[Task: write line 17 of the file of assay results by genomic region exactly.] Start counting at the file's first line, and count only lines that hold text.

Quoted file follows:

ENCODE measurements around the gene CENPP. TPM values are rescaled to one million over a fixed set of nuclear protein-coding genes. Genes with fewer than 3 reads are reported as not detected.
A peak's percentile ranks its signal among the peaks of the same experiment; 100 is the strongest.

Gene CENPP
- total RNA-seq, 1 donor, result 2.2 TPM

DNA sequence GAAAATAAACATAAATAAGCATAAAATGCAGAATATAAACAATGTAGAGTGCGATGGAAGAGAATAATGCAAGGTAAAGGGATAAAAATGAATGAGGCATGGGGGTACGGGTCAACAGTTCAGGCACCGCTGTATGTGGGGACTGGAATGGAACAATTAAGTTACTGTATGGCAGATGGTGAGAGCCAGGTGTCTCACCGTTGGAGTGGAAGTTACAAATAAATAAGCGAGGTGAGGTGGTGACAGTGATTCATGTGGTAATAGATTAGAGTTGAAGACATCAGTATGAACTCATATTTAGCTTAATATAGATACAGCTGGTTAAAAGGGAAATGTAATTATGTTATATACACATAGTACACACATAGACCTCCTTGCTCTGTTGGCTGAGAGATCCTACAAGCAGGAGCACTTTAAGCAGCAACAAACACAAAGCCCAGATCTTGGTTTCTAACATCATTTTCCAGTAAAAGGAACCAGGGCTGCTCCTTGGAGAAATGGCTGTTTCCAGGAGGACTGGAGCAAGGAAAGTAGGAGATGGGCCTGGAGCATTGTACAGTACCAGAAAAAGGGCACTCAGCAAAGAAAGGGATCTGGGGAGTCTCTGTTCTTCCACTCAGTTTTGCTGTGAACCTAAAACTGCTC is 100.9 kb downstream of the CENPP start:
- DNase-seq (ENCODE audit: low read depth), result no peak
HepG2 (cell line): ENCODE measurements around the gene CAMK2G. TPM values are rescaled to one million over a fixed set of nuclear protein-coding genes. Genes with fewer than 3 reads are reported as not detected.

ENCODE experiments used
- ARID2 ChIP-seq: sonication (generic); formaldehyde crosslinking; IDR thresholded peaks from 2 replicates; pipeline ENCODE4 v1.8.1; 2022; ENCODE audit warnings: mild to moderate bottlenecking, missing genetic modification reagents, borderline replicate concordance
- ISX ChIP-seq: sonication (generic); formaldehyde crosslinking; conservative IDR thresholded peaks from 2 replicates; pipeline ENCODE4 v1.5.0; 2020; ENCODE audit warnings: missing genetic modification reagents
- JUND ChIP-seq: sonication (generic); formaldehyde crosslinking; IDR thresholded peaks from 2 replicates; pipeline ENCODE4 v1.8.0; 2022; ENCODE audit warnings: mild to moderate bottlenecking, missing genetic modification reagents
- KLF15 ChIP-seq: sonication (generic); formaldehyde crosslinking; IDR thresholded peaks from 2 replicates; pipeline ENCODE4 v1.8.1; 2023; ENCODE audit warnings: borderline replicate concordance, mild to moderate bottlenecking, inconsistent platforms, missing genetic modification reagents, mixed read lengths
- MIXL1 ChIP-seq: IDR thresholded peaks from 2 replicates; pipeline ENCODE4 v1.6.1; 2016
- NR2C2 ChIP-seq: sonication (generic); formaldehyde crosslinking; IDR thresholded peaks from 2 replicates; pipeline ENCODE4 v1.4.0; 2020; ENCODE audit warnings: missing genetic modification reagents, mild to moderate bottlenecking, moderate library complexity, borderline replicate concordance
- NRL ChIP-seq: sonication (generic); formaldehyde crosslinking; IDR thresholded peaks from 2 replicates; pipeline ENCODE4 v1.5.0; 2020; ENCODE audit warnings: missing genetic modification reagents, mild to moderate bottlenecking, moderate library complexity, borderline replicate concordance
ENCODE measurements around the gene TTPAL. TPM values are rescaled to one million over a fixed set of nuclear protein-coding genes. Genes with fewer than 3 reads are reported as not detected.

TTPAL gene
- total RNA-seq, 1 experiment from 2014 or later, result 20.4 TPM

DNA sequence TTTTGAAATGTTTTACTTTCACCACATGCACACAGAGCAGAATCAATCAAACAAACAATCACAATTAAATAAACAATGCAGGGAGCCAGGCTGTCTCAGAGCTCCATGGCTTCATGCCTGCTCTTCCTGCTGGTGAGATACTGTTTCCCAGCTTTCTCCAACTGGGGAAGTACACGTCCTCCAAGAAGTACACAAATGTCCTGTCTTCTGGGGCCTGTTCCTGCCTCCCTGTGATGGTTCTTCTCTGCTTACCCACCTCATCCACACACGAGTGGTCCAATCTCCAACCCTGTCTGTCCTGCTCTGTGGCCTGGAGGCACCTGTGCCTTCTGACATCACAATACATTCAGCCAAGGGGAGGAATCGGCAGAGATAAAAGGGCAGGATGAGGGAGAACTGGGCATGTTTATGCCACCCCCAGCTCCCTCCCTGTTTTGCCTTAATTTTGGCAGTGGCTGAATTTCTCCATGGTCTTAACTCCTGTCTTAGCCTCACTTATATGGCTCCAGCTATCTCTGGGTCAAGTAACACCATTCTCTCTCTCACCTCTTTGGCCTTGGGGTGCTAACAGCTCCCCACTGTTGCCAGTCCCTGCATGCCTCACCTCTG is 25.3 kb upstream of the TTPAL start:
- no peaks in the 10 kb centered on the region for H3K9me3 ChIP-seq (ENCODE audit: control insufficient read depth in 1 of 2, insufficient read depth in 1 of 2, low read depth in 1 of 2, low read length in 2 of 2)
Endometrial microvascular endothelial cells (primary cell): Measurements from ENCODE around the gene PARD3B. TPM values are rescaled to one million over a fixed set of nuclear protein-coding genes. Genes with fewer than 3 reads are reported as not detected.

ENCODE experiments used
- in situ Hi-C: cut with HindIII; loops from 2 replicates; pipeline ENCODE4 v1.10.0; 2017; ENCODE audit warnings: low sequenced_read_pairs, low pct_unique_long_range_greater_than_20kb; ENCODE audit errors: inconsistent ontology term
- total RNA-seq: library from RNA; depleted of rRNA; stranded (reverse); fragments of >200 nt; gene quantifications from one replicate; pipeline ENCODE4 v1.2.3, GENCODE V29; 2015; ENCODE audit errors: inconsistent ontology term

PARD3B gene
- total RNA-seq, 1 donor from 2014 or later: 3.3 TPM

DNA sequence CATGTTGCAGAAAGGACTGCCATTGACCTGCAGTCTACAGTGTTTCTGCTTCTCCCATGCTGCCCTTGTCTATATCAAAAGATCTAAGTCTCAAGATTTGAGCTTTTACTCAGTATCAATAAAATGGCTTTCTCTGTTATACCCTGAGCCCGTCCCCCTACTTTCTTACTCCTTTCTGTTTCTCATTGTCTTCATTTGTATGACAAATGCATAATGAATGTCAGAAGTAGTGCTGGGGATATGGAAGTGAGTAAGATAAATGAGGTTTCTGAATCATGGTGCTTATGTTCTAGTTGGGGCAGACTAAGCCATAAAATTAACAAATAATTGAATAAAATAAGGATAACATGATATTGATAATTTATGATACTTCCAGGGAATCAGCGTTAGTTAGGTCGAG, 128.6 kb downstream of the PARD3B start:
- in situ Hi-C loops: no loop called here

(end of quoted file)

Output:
TTPAL gene